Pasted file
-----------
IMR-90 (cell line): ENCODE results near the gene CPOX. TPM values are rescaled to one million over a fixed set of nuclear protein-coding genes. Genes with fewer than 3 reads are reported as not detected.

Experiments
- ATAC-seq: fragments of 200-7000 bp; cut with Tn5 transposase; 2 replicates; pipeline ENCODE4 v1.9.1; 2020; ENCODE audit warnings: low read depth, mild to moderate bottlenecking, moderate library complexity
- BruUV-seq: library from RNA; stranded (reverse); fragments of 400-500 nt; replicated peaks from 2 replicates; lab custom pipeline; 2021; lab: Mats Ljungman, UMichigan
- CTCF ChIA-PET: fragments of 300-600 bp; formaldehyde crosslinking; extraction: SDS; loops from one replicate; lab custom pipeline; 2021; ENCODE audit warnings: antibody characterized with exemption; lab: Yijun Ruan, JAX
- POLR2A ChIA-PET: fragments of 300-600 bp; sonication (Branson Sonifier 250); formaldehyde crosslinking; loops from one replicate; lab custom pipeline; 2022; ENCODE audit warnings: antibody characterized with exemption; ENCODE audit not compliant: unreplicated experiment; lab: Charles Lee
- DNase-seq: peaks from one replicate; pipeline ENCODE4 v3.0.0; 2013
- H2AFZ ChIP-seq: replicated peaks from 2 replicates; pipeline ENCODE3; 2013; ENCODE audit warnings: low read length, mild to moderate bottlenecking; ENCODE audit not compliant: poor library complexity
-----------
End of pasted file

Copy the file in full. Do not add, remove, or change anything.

IMR-90 (cell line): ENCODE results near the gene CPOX. TPM values are rescaled to one million over a fixed set of nuclear protein-coding genes. Genes with fewer than 3 reads are reported as not detected.

Experiments
- ATAC-seq: fragments of 200-7000 bp; cut with Tn5 transposase; 2 replicates; pipeline ENCODE4 v1.9.1; 2020; ENCODE audit warnings: low read depth, mild to moderate bottlenecking, moderate library complexity
- BruUV-seq: library from RNA; stranded (reverse); fragments of 400-500 nt; replicated peaks from 2 replicates; lab custom pipeline; 2021; lab: Mats Ljungman, UMichigan
- CTCF ChIA-PET: fragments of 300-600 bp; formaldehyde crosslinking; extraction: SDS; loops from one replicate; lab custom pipeline; 2021; ENCODE audit warnings: antibody characterized with exemption; lab: Yijun Ruan, JAX
- POLR2A ChIA-PET: fragments of 300-600 bp; sonication (Branson Sonifier 250); formaldehyde crosslinking; loops from one replicate; lab custom pipeline; 2022; ENCODE audit warnings: antibody characterized with exemption; ENCODE audit not compliant: unreplicated experiment; lab: Charles Lee
- DNase-seq: peaks from one replicate; pipeline ENCODE4 v3.0.0; 2013
- H2AFZ ChIP-seq: replicated peaks from 2 replicates; pipeline ENCODE3; 2013; ENCODE audit warnings: low read length, mild to moderate bottlenecking; ENCODE audit not compliant: poor library complexity